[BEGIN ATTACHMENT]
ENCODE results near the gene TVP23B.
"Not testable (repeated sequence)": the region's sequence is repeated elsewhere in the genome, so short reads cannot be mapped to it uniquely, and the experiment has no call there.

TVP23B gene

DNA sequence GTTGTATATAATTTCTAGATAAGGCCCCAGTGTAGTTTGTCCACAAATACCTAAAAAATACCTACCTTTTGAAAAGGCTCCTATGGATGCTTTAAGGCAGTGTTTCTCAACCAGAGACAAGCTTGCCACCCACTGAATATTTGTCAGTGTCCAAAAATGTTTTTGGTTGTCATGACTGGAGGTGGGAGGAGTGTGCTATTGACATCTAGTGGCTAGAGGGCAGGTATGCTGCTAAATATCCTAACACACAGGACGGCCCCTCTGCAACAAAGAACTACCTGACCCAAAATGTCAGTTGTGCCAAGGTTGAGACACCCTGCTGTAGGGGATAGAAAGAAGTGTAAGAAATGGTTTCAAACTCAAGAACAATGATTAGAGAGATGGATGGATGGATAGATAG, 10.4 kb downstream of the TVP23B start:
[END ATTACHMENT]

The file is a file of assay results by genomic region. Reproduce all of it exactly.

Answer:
ENCODE results near the gene TVP23B.
"Not testable (repeated sequence)": the region's sequence is repeated elsewhere in the genome, so short reads cannot be mapped to it uniquely, and the experiment has no call there.

TVP23B gene

DNA sequence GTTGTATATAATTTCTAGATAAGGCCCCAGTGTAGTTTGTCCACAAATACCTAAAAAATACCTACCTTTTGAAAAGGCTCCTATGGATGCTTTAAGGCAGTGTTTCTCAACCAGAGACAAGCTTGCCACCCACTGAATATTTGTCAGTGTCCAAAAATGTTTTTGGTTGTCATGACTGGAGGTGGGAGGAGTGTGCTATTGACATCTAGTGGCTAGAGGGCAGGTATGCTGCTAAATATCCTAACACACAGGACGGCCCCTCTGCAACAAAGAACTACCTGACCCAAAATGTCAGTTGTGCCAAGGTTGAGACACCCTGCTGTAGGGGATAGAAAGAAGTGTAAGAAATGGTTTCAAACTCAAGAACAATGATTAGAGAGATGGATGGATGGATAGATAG, 10.4 kb downstream of the TVP23B start: